What I wish I knew in medical school about residency interviews

. 7 MIN READ
By
Brendan Murphy , Senior News Writer

AMA News Wire

What I wish I knew in medical school about residency interviews

Oct 11, 2023

As a residency applicant during the 2021–2022 application cycle, Anna Heffron, MD, PhD, had the benefit of being in the second cohort of applicants to go through the interview process in a virtual format. That gave her the benefit of some insight from the group of applicants that preceded her in going through the Match process.

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There is no question that the residency-application and interview process, as a whole, is trying, said Dr. Heffron in an interview for the AMA’s “What I Wish I Knew in Medical School” series. “’I tried to find ways to make the experience enjoyable. You meet people and can make friends along the interview trail. ...It’s a long slog, so you might as well find ways to find some parts of made it enjoyable.”

As another group of medical students prepares for a season of sitting in front of a screen in business attire, Dr. Heffron—now a second-year emergency medicine resident at the Icahn School of Medicine at Mount Sinai in New York—reflected on her own experiences and offers advice for how medical students can make the right impression during virtual interviews.

“Probably the best advice that I got was to take advantage of the things that are really only available in virtual interviews,” said Dr. Heffron, an AMA member. “You obviously won’t get the benefits of an in-person interview, where in-person interactions make things a lot more personable and memorable. But there are things that you can do in a virtual interview that you can’t do in-person. So things like having cheat sheets of your answers to frequently asked questions nearby, or on a monitor near you if you’re really worried about it.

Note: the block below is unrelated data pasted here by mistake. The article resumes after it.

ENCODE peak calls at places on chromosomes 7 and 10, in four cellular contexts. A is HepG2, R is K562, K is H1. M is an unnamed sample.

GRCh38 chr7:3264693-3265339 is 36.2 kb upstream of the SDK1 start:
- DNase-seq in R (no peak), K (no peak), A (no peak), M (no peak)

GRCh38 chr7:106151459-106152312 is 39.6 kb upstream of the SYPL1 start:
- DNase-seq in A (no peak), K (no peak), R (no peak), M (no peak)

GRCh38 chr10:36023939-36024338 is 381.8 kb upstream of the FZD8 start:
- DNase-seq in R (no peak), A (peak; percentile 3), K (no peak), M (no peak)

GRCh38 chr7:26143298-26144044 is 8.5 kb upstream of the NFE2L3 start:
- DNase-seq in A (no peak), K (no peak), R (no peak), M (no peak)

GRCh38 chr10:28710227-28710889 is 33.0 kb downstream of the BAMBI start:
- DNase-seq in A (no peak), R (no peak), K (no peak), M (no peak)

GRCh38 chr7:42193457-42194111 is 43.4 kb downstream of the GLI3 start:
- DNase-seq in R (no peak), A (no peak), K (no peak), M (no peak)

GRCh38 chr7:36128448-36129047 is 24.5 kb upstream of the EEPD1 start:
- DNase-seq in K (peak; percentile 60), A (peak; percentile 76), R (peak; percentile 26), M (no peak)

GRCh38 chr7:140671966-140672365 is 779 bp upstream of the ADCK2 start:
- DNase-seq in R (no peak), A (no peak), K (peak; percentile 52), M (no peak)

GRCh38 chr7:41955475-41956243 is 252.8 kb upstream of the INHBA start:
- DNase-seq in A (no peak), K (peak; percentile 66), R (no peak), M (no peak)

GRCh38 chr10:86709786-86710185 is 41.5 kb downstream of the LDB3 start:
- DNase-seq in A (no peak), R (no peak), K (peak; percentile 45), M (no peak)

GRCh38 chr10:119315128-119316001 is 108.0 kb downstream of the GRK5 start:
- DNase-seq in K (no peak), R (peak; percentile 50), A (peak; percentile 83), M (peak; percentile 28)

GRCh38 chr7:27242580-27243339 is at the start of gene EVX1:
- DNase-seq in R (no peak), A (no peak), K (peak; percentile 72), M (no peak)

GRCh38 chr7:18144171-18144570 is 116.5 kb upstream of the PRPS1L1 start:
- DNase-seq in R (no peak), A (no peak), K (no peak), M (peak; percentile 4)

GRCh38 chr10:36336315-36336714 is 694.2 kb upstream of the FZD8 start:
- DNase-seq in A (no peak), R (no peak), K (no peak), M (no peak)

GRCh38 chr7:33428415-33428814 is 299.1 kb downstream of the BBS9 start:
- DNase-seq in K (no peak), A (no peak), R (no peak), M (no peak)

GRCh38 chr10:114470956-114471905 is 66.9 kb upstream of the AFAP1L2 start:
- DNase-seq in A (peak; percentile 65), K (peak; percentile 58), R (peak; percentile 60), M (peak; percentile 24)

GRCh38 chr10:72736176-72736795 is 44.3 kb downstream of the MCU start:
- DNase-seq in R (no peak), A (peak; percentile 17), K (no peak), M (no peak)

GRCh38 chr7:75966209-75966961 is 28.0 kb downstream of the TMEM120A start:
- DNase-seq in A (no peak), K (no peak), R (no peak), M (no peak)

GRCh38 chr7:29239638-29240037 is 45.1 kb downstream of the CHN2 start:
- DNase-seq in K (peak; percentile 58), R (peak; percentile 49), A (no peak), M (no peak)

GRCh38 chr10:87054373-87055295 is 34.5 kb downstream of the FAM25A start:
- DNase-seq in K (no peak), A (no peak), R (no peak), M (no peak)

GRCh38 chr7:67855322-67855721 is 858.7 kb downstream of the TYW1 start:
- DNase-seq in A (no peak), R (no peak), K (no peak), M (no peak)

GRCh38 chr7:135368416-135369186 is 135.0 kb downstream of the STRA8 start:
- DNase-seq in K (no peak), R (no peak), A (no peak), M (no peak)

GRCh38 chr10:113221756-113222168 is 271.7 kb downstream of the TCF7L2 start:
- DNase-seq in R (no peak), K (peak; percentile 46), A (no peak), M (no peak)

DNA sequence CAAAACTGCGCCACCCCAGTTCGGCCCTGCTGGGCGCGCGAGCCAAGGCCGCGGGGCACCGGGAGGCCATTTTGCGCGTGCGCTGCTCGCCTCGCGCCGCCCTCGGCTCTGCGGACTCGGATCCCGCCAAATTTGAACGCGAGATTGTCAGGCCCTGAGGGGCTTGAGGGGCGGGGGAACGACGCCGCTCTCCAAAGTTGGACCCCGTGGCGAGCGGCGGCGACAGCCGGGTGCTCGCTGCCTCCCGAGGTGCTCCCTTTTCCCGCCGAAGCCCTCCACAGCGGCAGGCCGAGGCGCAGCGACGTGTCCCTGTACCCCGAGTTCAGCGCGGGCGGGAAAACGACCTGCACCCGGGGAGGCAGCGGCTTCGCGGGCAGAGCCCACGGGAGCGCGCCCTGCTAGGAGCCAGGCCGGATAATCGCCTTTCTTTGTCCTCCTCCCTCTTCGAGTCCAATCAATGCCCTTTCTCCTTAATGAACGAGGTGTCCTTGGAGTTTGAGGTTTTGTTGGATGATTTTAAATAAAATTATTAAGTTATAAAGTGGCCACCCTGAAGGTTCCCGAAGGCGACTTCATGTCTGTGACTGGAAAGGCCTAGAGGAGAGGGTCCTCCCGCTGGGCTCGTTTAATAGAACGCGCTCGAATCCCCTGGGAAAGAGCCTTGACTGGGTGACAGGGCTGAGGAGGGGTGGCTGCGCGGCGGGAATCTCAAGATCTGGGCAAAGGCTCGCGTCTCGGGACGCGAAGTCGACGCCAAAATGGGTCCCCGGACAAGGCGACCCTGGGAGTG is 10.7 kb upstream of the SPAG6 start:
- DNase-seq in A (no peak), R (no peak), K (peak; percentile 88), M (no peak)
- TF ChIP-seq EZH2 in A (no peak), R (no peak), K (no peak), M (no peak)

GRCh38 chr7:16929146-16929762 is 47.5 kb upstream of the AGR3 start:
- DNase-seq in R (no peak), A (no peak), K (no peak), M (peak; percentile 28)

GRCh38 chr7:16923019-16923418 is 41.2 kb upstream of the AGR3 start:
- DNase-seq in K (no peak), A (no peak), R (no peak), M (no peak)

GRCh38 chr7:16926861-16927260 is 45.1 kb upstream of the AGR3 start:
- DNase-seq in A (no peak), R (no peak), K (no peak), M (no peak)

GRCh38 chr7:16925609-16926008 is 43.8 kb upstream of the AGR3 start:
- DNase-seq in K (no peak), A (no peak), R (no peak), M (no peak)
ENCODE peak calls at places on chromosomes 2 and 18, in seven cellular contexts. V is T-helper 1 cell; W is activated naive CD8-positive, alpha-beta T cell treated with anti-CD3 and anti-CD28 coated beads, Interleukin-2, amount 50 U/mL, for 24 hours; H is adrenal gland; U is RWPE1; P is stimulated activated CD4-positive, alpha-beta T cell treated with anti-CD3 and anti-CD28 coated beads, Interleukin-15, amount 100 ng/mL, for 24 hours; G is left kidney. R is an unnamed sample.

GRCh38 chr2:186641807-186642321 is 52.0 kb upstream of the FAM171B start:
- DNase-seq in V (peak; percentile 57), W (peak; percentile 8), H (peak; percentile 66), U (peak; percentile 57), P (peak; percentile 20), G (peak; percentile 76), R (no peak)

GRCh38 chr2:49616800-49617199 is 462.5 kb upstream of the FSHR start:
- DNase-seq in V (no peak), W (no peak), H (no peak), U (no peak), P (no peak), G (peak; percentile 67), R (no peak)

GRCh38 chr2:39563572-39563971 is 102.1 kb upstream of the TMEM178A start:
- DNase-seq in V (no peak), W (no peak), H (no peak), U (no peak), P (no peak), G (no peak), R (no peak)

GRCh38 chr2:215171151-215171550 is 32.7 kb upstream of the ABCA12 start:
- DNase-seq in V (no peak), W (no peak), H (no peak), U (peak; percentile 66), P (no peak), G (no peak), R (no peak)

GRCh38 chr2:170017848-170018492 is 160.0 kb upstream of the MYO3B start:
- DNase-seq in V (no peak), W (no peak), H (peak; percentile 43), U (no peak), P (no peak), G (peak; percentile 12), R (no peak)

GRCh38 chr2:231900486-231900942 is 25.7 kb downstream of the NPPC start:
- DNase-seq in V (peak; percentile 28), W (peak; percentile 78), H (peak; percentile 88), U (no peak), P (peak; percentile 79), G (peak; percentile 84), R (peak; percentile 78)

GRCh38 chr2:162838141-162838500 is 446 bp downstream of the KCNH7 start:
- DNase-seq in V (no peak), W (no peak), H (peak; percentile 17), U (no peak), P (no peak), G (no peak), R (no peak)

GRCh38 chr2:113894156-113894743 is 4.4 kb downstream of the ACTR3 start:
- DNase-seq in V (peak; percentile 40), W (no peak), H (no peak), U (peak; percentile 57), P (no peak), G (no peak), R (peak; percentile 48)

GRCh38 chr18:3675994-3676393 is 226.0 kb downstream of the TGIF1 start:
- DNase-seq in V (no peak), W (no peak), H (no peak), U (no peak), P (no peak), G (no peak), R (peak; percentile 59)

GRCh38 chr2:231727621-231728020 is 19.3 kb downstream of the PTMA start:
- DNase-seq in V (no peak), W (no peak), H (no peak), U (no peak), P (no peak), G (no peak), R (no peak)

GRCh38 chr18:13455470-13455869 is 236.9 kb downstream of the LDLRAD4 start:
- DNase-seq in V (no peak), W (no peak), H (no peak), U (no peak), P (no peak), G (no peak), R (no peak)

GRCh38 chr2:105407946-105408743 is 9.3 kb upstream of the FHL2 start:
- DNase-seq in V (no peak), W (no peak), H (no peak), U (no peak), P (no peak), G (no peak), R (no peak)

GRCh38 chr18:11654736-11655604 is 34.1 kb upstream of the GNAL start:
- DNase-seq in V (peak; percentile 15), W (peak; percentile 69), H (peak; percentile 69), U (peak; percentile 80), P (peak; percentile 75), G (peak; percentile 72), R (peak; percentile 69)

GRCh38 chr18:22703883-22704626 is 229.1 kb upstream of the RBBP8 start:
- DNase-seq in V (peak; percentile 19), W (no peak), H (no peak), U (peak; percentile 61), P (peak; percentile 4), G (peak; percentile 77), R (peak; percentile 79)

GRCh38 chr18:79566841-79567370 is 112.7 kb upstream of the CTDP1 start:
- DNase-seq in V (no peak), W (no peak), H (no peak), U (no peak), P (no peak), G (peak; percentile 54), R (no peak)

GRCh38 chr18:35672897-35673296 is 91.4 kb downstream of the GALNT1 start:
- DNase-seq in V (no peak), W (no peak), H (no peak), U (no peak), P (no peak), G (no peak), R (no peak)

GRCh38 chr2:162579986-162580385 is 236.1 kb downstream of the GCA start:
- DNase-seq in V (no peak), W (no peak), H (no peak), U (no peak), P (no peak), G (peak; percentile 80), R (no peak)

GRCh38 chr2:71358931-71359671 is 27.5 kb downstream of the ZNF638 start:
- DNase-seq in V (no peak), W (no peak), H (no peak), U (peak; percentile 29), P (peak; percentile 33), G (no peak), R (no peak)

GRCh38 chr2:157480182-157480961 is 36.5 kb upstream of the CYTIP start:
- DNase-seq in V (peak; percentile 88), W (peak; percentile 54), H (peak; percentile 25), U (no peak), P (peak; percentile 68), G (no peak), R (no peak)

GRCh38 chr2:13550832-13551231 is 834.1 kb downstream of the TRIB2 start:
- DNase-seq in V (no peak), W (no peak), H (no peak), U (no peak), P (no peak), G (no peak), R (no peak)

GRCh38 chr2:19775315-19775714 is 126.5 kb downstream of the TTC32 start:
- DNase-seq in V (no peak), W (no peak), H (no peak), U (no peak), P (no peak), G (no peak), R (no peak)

“You can control your environment pretty well. Having an environment that is not distracting to you is something you can do in a virtual environment. I also would have snacks available very close by. A few times I could hear my stomach growling and I wondered whether the interviewer could, too. So I ended up with snacks right behind my computer—my emergency snacks.”

“You sometimes have breaks between your interviews. So I would stretch. I would eat and drink, wake myself back up, jump up and down for a minute, pet my dog, that kind of thing. Make use of the fact that you have the opportunity to turn off your camera in a way that you can't on an all-day in-person interview—you can turn off your interview self for a minute and relax.”

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“I did have a ring light set up behind my computer,” Dr. Heffron said. “I would adjust my computer so that the camera was at eye level. You’re supposed to be roughly an arm's length away from the camera, so I would do that. I had everything set up on a small desk space and would keep that clear except for the things I needed, like paper to take notes on. I closed all my noninterview browser tabs on my computer so I didn’t risk getting distracted.”

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“The cheat sheets were really important for me,” Dr. Heffron said. “I kept those up on a monitor behind my computer. And if someone asked me a really unusual question, I would look at them to remind me what I wanted to talk about during interview conversations.

“Before interview season started, I tried to find examples of questions to expect. Things like: ‘Tell me about a time you faced conflict and what did you do’ or ‘Tell me about a time you were a leader’ or ‘Tell me about a difficult interaction you had with a patient’—and wrote out stories that worked well. I also wrote out how I wanted interviewers to remember me—my goals, the qualities about me I wanted them to see.